Publication Date

April 2016


Richard Adelstein, John Bonin


College of Social Studies


English (United States)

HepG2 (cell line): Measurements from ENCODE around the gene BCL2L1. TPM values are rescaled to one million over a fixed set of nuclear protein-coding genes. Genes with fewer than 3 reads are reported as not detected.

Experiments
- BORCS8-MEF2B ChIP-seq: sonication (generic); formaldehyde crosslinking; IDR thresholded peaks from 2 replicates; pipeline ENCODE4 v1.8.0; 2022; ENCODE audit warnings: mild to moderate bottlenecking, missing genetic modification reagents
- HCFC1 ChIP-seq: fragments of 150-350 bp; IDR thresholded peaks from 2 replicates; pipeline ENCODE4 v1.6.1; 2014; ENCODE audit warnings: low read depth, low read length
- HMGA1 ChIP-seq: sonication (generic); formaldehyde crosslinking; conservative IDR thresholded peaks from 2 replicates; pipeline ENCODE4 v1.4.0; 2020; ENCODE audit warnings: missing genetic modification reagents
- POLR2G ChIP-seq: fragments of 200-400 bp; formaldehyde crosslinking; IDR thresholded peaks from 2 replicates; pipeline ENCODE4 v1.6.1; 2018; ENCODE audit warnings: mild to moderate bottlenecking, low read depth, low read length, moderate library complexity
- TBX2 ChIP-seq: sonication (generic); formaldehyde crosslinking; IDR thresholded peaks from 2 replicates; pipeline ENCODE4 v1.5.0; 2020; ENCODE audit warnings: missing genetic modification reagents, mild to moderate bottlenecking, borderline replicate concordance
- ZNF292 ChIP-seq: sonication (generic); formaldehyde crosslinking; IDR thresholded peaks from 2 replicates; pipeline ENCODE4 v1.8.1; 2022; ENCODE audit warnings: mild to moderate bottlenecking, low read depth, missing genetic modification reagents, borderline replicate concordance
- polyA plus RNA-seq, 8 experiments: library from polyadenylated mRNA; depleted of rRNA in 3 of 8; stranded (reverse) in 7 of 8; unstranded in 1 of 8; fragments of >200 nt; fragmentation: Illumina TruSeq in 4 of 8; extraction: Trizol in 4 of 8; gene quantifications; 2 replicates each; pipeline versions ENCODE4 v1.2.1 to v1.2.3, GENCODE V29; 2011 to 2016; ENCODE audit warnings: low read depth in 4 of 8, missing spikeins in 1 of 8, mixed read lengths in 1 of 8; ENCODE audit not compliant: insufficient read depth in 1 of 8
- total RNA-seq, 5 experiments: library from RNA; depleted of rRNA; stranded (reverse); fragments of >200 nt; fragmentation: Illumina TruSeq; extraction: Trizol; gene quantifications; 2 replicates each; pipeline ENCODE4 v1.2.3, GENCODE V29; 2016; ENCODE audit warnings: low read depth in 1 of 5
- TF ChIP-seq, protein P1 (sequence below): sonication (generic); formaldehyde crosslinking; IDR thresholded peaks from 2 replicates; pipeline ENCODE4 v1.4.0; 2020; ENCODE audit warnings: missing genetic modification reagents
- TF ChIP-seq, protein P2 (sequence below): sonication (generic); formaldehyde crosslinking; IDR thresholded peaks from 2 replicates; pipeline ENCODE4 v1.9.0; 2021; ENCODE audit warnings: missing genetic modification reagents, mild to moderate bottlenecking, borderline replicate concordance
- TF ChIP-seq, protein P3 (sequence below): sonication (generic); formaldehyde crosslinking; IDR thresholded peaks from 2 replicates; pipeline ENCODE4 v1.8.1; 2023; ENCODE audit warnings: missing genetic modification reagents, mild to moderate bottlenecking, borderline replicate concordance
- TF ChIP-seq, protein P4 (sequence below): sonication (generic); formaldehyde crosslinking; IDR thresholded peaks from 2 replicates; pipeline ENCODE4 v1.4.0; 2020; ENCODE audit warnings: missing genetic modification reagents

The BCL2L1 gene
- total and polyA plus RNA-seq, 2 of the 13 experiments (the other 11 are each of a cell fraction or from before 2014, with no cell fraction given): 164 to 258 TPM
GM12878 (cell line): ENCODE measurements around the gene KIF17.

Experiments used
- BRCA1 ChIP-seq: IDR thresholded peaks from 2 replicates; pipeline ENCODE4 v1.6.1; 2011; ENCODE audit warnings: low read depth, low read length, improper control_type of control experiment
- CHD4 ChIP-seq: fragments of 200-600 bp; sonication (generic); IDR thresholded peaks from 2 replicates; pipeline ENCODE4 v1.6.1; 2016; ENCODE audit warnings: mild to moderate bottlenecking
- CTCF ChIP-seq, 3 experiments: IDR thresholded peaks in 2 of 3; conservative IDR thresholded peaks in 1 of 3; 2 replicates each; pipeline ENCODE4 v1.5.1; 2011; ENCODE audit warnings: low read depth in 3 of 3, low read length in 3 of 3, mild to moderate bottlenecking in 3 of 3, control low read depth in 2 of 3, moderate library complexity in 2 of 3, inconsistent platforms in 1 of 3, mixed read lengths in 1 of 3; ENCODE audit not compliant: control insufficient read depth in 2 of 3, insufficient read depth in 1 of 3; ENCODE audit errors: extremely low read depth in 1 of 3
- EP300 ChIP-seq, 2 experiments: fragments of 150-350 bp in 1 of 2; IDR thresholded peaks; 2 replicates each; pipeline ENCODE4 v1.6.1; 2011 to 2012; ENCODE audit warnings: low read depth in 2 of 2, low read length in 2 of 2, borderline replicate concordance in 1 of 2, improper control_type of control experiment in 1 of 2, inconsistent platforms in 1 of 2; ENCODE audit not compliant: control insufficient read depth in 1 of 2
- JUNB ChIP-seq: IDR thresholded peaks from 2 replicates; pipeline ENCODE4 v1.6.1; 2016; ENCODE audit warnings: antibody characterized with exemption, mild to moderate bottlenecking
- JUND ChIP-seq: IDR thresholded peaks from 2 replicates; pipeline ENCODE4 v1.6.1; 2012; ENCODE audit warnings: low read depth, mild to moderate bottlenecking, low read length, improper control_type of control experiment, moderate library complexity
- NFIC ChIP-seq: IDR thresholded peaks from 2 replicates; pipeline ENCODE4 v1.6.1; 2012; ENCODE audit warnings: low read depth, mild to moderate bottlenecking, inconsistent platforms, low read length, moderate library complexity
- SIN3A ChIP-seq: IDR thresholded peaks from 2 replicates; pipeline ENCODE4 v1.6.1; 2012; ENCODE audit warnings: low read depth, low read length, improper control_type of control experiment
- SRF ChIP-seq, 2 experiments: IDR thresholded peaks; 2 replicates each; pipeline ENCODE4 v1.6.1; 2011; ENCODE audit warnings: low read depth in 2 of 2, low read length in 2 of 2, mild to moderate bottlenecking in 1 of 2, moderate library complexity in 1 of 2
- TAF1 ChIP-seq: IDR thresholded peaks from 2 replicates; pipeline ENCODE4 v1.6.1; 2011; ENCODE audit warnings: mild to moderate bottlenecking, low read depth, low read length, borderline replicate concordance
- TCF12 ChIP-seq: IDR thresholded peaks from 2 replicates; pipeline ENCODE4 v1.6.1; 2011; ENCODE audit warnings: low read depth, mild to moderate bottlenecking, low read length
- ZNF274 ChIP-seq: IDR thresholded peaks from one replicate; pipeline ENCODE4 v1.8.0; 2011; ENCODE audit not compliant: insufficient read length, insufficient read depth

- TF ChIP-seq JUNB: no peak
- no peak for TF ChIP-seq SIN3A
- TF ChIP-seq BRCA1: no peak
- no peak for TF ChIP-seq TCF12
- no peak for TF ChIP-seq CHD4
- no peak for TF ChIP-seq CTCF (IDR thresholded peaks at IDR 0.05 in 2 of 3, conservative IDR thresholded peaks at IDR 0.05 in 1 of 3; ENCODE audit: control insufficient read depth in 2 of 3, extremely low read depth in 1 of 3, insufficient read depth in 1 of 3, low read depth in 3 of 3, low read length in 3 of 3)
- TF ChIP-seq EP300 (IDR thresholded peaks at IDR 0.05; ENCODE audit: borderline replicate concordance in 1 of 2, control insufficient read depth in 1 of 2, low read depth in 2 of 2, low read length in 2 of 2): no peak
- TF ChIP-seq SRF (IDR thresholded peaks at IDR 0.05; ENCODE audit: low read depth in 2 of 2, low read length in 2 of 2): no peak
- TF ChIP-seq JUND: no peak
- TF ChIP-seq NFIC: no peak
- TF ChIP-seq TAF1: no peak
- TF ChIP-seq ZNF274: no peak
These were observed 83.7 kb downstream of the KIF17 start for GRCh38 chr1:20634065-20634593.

In order to promote marketization at a national level, the Chinese government established special economic zones in some coastal cities at the early stage of the Chinese Economic Reform. This learning-by-doing process helped the Chinese government to gain fruitful experience in designing market-based economic policies that are adaptable to China’s political and economic institutions. Thanks to the market reforms, China has enjoyed rapid economic growth and social development since 1980s. However, this economic achievement greatly contributes to some serious environmental issues, including climate change. As the world’s largest developing country, China has surpassed the United States and become the largest greenhouse gas (GHG) emitter. Facing increasing pressure on carbon reduction from both international and domestic levels, the Chinese government finally decided to conduct a market-based instrument to control CO2 emissions with another learning-by-doing process. This thesis aims to examine China’s recent experiment on carbon trade, in preparation for the framework design of a national emission trading system (ETS). After explaining China’s preference to emissions trade rather than carbon taxes at the current stage, this thesis compares and discusses the seven pilot ETS programs, the key features and market performances of which are further evaluated. Finally, this thesis provides institutional recommendations on the evolution from the experimental emissions trading systems to a national ETS program.



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